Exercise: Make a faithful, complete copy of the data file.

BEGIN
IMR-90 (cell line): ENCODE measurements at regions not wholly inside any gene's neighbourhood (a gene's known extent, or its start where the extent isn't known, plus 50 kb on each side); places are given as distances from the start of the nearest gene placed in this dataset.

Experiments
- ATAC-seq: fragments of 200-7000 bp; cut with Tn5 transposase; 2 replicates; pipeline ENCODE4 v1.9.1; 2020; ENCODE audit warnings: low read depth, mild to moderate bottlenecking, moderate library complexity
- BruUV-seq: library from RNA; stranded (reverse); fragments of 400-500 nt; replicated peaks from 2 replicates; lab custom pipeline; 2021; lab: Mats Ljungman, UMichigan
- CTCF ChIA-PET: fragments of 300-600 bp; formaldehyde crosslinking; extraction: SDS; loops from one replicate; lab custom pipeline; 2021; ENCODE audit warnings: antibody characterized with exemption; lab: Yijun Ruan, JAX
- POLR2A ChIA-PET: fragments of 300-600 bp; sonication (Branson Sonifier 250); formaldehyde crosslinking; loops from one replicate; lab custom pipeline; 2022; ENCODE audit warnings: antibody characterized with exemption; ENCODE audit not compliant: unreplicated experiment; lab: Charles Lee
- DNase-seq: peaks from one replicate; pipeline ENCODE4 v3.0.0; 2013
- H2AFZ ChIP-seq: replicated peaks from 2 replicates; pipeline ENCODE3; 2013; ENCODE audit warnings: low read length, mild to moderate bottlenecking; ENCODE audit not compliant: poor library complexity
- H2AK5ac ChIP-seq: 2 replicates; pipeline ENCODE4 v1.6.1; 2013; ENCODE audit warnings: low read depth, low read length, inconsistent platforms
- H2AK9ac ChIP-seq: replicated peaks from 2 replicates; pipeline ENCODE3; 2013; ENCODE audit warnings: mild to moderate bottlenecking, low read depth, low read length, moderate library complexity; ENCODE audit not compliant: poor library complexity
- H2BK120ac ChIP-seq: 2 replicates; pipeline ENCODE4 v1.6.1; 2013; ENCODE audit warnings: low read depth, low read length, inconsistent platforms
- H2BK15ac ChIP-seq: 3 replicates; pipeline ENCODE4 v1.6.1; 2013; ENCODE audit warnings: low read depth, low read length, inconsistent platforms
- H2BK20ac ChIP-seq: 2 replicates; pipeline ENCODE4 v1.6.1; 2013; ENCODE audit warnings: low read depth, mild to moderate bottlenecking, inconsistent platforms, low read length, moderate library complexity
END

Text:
IMR-90 (cell line): ENCODE measurements at regions not wholly inside any gene's neighbourhood (a gene's known extent, or its start where the extent isn't known, plus 50 kb on each side); places are given as distances from the start of the nearest gene placed in this dataset.

Experiments
- ATAC-seq: fragments of 200-7000 bp; cut with Tn5 transposase; 2 replicates; pipeline ENCODE4 v1.9.1; 2020; ENCODE audit warnings: low read depth, mild to moderate bottlenecking, moderate library complexity
- BruUV-seq: library from RNA; stranded (reverse); fragments of 400-500 nt; replicated peaks from 2 replicates; lab custom pipeline; 2021; lab: Mats Ljungman, UMichigan
- CTCF ChIA-PET: fragments of 300-600 bp; formaldehyde crosslinking; extraction: SDS; loops from one replicate; lab custom pipeline; 2021; ENCODE audit warnings: antibody characterized with exemption; lab: Yijun Ruan, JAX
- POLR2A ChIA-PET: fragments of 300-600 bp; sonication (Branson Sonifier 250); formaldehyde crosslinking; loops from one replicate; lab custom pipeline; 2022; ENCODE audit warnings: antibody characterized with exemption; ENCODE audit not compliant: unreplicated experiment; lab: Charles Lee
- DNase-seq: peaks from one replicate; pipeline ENCODE4 v3.0.0; 2013
- H2AFZ ChIP-seq: replicated peaks from 2 replicates; pipeline ENCODE3; 2013; ENCODE audit warnings: low read length, mild to moderate bottlenecking; ENCODE audit not compliant: poor library complexity
- H2AK5ac ChIP-seq: 2 replicates; pipeline ENCODE4 v1.6.1; 2013; ENCODE audit warnings: low read depth, low read length, inconsistent platforms
- H2AK9ac ChIP-seq: replicated peaks from 2 replicates; pipeline ENCODE3; 2013; ENCODE audit warnings: mild to moderate bottlenecking, low read depth, low read length, moderate library complexity; ENCODE audit not compliant: poor library complexity
- H2BK120ac ChIP-seq: 2 replicates; pipeline ENCODE4 v1.6.1; 2013; ENCODE audit warnings: low read depth, low read length, inconsistent platforms
- H2BK15ac ChIP-seq: 3 replicates; pipeline ENCODE4 v1.6.1; 2013; ENCODE audit warnings: low read depth, low read length, inconsistent platforms
- H2BK20ac ChIP-seq: 2 replicates; pipeline ENCODE4 v1.6.1; 2013; ENCODE audit warnings: low read depth, mild to moderate bottlenecking, inconsistent platforms, low read length, moderate library complexity